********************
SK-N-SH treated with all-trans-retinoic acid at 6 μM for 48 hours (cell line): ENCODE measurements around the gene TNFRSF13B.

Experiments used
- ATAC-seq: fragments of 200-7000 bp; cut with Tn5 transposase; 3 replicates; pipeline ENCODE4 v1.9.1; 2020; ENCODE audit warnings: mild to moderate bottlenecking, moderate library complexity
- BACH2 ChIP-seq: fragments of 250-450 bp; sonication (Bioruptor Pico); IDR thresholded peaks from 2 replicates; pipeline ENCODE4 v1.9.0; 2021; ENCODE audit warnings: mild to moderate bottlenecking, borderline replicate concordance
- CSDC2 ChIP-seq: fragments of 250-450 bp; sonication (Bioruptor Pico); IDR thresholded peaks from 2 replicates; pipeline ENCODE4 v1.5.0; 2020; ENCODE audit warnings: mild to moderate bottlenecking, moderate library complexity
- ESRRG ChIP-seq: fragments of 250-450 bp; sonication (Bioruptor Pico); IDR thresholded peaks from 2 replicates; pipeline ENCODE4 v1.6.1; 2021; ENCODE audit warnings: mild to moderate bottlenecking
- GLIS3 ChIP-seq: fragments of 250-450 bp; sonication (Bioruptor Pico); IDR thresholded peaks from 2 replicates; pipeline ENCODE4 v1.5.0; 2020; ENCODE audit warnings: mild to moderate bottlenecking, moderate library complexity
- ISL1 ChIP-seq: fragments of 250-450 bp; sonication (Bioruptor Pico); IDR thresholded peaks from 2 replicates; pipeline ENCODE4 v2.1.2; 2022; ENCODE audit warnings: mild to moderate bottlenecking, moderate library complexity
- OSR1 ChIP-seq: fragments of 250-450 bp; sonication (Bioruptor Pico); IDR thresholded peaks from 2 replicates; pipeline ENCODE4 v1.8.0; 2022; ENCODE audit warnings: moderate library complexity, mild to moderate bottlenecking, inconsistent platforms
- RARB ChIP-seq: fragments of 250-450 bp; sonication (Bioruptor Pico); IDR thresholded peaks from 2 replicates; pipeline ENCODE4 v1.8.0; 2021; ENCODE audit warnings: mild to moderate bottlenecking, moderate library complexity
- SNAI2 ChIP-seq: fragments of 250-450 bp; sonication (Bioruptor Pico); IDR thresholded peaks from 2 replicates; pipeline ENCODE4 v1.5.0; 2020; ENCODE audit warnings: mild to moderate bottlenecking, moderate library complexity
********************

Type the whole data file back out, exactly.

SK-N-SH treated with all-trans-retinoic acid at 6 μM for 48 hours (cell line): ENCODE measurements around the gene TNFRSF13B.

Experiments used
- ATAC-seq: fragments of 200-7000 bp; cut with Tn5 transposase; 3 replicates; pipeline ENCODE4 v1.9.1; 2020; ENCODE audit warnings: mild to moderate bottlenecking, moderate library complexity
- BACH2 ChIP-seq: fragments of 250-450 bp; sonication (Bioruptor Pico); IDR thresholded peaks from 2 replicates; pipeline ENCODE4 v1.9.0; 2021; ENCODE audit warnings: mild to moderate bottlenecking, borderline replicate concordance
- CSDC2 ChIP-seq: fragments of 250-450 bp; sonication (Bioruptor Pico); IDR thresholded peaks from 2 replicates; pipeline ENCODE4 v1.5.0; 2020; ENCODE audit warnings: mild to moderate bottlenecking, moderate library complexity
- ESRRG ChIP-seq: fragments of 250-450 bp; sonication (Bioruptor Pico); IDR thresholded peaks from 2 replicates; pipeline ENCODE4 v1.6.1; 2021; ENCODE audit warnings: mild to moderate bottlenecking
- GLIS3 ChIP-seq: fragments of 250-450 bp; sonication (Bioruptor Pico); IDR thresholded peaks from 2 replicates; pipeline ENCODE4 v1.5.0; 2020; ENCODE audit warnings: mild to moderate bottlenecking, moderate library complexity
- ISL1 ChIP-seq: fragments of 250-450 bp; sonication (Bioruptor Pico); IDR thresholded peaks from 2 replicates; pipeline ENCODE4 v2.1.2; 2022; ENCODE audit warnings: mild to moderate bottlenecking, moderate library complexity
- OSR1 ChIP-seq: fragments of 250-450 bp; sonication (Bioruptor Pico); IDR thresholded peaks from 2 replicates; pipeline ENCODE4 v1.8.0; 2022; ENCODE audit warnings: moderate library complexity, mild to moderate bottlenecking, inconsistent platforms
- RARB ChIP-seq: fragments of 250-450 bp; sonication (Bioruptor Pico); IDR thresholded peaks from 2 replicates; pipeline ENCODE4 v1.8.0; 2021; ENCODE audit warnings: mild to moderate bottlenecking, moderate library complexity
- SNAI2 ChIP-seq: fragments of 250-450 bp; sonication (Bioruptor Pico); IDR thresholded peaks from 2 replicates; pipeline ENCODE4 v1.5.0; 2020; ENCODE audit warnings: mild to moderate bottlenecking, moderate library complexity